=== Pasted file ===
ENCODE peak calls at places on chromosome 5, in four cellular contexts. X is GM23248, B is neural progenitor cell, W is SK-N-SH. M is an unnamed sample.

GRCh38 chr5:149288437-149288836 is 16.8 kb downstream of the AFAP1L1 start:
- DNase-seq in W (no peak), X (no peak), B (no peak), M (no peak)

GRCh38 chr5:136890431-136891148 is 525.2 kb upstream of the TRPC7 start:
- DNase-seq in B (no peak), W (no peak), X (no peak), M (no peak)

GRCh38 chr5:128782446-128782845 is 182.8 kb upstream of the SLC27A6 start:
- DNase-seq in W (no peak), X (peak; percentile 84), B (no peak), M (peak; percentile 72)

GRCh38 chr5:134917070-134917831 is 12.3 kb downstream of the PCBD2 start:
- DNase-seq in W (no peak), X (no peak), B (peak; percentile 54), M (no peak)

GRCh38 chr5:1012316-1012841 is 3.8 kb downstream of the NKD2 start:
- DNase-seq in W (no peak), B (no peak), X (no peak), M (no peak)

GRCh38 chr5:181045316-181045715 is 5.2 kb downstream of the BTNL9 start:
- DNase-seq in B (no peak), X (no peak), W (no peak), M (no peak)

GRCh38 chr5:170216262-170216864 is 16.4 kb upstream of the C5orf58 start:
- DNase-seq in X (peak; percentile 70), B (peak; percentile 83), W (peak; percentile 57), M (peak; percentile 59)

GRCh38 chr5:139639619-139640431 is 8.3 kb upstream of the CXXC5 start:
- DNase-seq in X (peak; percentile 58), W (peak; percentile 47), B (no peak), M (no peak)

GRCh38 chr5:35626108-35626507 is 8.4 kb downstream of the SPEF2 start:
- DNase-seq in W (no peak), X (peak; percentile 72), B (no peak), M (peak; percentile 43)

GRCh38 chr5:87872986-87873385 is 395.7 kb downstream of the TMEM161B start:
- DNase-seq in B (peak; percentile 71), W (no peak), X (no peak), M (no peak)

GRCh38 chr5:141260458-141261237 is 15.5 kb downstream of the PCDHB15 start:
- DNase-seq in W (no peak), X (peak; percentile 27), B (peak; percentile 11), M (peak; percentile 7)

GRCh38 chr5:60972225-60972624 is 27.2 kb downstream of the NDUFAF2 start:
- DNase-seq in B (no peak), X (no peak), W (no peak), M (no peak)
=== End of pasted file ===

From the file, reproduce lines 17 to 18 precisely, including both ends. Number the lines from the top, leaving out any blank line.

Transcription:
- DNase-seq in X (peak; percentile 58), W (peak; percentile 47), B (no peak), M (no peak)

GRCh38 chr5:35626108-35626507 is 8.4 kb downstream of the SPEF2 start: